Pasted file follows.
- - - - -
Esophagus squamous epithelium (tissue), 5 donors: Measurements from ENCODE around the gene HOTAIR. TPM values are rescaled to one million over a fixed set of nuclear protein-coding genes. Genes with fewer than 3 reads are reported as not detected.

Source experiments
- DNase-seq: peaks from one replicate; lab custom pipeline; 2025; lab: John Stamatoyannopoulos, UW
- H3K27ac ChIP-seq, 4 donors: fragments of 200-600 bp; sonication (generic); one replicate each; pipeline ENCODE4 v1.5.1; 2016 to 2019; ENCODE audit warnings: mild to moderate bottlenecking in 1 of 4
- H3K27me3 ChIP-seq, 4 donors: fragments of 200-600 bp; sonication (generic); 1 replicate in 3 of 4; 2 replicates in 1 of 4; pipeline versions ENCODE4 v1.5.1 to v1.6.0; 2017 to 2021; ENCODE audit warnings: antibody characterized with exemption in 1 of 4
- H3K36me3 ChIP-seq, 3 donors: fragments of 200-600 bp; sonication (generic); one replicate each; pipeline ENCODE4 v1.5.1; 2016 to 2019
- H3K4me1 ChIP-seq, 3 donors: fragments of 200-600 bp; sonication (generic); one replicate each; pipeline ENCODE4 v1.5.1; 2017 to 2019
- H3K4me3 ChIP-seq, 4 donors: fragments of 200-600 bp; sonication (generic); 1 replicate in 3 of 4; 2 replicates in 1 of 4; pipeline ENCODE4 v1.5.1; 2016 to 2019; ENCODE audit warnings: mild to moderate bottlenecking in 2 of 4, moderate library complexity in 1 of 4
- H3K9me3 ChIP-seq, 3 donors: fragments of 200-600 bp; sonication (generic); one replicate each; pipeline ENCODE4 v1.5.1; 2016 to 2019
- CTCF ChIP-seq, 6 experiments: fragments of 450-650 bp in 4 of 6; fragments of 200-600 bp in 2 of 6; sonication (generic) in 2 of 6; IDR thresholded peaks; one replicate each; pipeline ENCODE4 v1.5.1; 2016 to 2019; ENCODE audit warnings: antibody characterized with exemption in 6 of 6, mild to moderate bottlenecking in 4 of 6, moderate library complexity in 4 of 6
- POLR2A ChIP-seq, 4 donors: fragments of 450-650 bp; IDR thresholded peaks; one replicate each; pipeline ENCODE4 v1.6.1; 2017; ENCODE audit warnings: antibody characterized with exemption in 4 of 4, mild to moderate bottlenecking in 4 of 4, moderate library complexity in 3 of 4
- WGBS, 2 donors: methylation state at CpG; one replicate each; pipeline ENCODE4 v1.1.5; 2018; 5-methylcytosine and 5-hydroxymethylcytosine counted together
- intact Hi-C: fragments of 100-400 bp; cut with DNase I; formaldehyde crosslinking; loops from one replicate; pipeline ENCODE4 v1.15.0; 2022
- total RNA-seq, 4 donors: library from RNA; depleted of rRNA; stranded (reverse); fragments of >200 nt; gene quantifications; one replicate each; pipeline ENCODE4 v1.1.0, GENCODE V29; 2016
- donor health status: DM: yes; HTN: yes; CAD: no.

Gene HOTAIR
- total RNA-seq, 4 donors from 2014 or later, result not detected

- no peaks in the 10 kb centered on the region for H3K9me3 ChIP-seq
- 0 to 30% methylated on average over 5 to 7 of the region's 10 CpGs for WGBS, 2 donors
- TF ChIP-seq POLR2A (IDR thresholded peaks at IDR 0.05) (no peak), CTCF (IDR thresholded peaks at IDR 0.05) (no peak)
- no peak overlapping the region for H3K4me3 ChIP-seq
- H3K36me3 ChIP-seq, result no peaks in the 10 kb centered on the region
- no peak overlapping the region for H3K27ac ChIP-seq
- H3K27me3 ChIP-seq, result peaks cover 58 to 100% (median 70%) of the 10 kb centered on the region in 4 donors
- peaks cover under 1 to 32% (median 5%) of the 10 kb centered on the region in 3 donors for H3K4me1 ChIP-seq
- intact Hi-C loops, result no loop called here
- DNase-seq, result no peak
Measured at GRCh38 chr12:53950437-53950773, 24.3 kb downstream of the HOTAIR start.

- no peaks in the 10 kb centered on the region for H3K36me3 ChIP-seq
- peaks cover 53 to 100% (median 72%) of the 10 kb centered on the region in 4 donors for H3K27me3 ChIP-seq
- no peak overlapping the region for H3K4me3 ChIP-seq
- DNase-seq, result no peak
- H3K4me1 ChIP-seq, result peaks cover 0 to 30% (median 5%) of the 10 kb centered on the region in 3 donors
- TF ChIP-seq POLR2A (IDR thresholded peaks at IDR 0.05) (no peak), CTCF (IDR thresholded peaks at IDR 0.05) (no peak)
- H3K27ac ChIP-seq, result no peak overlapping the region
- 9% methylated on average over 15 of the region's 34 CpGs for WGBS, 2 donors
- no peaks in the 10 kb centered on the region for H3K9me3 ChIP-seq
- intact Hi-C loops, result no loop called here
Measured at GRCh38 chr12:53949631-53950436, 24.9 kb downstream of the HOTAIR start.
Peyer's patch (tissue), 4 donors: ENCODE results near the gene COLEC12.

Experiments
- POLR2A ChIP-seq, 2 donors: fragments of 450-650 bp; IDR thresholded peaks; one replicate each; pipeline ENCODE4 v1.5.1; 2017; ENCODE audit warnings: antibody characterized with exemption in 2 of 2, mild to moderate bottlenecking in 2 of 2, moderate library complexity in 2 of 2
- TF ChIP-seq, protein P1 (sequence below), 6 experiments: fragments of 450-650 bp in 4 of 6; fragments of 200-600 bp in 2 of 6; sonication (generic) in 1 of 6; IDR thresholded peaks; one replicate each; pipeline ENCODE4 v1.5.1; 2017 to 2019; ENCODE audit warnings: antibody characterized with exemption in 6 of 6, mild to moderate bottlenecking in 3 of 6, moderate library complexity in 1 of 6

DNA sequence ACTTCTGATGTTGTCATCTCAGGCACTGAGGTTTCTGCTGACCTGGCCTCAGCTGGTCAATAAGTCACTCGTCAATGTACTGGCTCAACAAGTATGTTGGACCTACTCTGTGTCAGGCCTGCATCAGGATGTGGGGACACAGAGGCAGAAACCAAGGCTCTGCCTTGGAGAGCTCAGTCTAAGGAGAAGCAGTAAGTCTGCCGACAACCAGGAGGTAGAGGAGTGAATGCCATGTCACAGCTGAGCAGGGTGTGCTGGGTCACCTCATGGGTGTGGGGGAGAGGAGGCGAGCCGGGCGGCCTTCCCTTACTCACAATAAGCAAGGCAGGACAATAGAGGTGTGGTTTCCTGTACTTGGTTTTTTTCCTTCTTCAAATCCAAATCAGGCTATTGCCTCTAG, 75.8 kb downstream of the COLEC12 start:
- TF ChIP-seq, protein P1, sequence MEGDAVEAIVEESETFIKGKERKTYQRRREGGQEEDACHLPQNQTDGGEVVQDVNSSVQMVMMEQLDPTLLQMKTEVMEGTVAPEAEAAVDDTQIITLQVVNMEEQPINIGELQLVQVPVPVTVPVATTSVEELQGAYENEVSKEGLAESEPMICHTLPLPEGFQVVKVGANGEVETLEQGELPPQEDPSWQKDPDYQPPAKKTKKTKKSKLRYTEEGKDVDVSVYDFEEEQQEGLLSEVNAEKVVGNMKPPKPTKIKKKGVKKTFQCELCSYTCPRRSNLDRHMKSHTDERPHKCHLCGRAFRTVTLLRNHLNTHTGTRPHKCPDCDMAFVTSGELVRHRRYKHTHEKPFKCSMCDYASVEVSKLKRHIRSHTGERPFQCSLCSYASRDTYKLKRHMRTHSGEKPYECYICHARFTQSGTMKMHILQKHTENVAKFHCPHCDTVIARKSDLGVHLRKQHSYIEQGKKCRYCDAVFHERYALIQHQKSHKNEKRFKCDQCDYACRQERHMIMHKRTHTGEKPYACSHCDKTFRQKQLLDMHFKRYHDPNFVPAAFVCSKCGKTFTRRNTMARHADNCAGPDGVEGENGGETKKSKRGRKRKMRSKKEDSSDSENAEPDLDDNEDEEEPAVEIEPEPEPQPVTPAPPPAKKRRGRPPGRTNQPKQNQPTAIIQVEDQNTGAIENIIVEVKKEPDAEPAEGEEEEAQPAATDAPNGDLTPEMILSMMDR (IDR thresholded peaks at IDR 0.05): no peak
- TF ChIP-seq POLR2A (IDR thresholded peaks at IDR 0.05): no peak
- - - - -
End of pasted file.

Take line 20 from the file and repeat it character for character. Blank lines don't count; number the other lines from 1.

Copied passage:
- TF ChIP-seq POLR2A (IDR thresholded peaks at IDR 0.05) (no peak), CTCF (IDR thresholded peaks at IDR 0.05) (no peak)